2. An over emphasis on detail can Overwhelm the senses. Putting in too many details, too many props, the same care and detail in each costume, can lead to a shift in the focus, or a lack of meaning in the piece and it then becomes a technical study about nothing much at all.
In the planning stages, the thumbnails should be a place of consolidation, removing and stripping down the moment to what is most important, and defining the image through a series of shapes and values that best characterize the moment without emphasis on the details. It is important to find the focus and build the lighting, and the value groupings of items surround the subject so that they emphasize focus on the subject rather than compete for it. This simplification will then lead to what is and what is not important to put in the piece cutting out all that is unnecessary and all the meaningless details that offer no assistance in telling the story.
3. Too much space, or placing the subject matter around the edges of the frame can lead to a very disconnected experience. This is usually done when the artist lacks the understanding of how to work with perspective either technically or illustratively, and/or does not quite understand the concept of the picture matrix.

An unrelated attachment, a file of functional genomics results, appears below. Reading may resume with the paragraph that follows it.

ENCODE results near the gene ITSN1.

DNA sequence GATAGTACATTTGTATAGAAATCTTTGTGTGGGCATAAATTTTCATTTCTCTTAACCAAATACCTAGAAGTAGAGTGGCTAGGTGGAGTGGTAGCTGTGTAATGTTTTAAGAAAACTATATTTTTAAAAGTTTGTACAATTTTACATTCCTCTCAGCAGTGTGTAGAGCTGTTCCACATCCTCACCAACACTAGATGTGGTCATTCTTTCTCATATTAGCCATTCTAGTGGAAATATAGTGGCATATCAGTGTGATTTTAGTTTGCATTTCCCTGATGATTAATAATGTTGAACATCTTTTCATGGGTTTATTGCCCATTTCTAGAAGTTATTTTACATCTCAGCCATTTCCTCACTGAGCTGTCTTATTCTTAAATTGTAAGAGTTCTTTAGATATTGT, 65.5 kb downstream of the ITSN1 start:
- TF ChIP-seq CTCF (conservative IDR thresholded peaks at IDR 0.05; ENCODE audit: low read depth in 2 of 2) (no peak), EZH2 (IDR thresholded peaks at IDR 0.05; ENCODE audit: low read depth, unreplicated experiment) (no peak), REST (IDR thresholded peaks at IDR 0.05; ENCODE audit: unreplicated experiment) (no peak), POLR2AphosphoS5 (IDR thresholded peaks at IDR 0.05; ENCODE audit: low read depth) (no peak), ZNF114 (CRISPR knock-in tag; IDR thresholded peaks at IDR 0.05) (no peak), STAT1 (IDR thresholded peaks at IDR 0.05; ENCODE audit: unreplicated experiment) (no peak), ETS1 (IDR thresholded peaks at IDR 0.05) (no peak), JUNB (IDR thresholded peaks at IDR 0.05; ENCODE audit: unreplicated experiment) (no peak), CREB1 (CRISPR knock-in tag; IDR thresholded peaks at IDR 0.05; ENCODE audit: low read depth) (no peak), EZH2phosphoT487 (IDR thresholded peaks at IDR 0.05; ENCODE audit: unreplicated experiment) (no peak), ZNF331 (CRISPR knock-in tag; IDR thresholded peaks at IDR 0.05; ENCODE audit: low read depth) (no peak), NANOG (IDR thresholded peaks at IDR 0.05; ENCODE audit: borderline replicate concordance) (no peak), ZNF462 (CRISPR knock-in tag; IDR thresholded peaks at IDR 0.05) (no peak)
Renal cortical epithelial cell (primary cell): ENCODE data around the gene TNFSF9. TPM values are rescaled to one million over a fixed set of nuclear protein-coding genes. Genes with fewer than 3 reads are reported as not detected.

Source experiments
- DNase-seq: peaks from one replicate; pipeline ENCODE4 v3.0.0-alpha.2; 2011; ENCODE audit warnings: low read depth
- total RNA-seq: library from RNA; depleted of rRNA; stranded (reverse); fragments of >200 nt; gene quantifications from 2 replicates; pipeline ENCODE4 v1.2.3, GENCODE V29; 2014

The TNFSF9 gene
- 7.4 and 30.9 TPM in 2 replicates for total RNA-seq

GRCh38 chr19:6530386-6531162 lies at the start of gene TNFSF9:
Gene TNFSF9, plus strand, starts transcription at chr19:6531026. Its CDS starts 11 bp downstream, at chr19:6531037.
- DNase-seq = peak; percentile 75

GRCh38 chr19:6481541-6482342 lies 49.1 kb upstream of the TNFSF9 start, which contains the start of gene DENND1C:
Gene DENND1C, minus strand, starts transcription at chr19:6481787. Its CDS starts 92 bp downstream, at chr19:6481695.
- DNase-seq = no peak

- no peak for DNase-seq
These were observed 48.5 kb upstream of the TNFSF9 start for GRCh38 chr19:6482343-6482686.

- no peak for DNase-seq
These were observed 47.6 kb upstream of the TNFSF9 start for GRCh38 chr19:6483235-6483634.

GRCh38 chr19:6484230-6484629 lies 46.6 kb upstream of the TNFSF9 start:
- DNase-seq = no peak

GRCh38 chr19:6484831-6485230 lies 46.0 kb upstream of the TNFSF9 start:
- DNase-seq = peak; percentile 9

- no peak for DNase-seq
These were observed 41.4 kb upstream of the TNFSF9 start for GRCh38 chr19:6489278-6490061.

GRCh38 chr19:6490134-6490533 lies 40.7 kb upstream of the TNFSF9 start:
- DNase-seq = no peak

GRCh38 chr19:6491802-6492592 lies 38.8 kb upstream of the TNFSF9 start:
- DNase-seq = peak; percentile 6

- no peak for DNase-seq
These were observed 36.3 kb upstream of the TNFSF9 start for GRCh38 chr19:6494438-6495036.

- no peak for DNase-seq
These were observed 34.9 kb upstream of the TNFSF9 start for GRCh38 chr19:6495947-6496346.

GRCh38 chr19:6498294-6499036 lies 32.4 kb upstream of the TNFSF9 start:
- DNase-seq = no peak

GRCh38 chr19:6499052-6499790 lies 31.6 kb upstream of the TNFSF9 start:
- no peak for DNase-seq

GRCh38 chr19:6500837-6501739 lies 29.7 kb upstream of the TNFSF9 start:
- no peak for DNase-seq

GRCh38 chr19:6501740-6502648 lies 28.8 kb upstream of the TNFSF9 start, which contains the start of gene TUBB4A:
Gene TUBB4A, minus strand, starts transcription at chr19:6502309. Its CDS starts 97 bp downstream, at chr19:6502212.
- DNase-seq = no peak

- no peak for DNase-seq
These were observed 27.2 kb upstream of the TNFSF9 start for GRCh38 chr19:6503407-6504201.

The edges of the canvas are the NO FLY ZONE, so when we thumbnail it is important to keep the center of the stage the space where the main players intend to be. There are some instances when distance is needed, but that negative space, unless cleverly crafted can quickly kill the moment in the void.
4. Have you ever done an fantasy illustration where you had to go reference all different types of armor and clothing, shops and stalls, parapets and spires, dragons and demons, and without much time to practice, you over emphasize the stuff you are not as good at handling leading to the wrong actor as the focal point, or worse, when someone you show looks at the piece and tells us an entirely different reaction or story they see taking place? Miscommunication comes from too many technical parts that we had little to no control over.